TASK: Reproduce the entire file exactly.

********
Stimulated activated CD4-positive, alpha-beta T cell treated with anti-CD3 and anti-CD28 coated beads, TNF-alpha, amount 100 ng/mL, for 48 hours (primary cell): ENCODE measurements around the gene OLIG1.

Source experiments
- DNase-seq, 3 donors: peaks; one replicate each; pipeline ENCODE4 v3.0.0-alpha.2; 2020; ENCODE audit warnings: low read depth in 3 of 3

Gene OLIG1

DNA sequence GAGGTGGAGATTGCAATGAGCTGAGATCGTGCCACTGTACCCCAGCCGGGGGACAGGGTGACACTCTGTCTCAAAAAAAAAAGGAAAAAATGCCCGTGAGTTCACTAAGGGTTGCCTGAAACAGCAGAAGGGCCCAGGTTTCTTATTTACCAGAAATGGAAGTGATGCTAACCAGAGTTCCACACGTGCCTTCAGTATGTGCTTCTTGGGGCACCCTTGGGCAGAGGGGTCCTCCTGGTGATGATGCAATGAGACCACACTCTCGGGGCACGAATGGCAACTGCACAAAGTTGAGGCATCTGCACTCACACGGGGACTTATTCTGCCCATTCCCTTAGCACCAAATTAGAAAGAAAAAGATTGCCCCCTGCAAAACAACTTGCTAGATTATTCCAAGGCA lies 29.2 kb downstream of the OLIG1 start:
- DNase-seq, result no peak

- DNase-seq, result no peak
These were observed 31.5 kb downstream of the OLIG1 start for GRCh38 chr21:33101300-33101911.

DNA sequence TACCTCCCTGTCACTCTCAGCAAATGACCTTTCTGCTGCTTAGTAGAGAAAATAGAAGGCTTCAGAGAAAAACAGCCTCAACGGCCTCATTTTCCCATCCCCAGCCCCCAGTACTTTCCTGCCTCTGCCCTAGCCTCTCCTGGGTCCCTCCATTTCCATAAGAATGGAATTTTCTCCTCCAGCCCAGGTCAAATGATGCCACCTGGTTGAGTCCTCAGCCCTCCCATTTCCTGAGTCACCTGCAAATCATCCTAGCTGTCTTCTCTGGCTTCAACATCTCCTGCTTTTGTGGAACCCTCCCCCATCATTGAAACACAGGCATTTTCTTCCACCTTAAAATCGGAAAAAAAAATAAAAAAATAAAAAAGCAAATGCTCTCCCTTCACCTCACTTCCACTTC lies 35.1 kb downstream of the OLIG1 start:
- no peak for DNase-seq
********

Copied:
Stimulated activated CD4-positive, alpha-beta T cell treated with anti-CD3 and anti-CD28 coated beads, TNF-alpha, amount 100 ng/mL, for 48 hours (primary cell): ENCODE measurements around the gene OLIG1.

Source experiments
- DNase-seq, 3 donors: peaks; one replicate each; pipeline ENCODE4 v3.0.0-alpha.2; 2020; ENCODE audit warnings: low read depth in 3 of 3

Gene OLIG1

DNA sequence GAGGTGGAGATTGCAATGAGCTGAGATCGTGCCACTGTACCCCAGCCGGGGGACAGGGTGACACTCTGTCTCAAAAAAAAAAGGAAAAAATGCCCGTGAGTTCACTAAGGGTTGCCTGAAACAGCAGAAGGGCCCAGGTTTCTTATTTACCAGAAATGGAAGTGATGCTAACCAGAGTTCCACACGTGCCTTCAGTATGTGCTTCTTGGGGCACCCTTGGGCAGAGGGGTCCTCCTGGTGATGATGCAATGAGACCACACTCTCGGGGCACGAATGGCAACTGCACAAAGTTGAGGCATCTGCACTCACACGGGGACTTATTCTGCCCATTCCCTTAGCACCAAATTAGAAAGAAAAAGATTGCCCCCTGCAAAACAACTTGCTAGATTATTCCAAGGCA lies 29.2 kb downstream of the OLIG1 start:
- DNase-seq, result no peak

- DNase-seq, result no peak
These were observed 31.5 kb downstream of the OLIG1 start for GRCh38 chr21:33101300-33101911.

DNA sequence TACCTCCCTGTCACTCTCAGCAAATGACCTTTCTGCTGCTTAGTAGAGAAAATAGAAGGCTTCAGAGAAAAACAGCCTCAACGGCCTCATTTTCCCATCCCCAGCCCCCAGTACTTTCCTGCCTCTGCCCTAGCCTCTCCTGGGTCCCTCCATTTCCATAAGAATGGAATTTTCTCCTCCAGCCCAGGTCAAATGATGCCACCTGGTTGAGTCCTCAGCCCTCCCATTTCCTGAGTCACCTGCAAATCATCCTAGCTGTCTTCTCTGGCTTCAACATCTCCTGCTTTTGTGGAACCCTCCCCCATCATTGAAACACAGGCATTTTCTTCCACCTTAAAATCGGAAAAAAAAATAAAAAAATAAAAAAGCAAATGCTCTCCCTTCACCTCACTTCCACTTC lies 35.1 kb downstream of the OLIG1 start:
- no peak for DNase-seq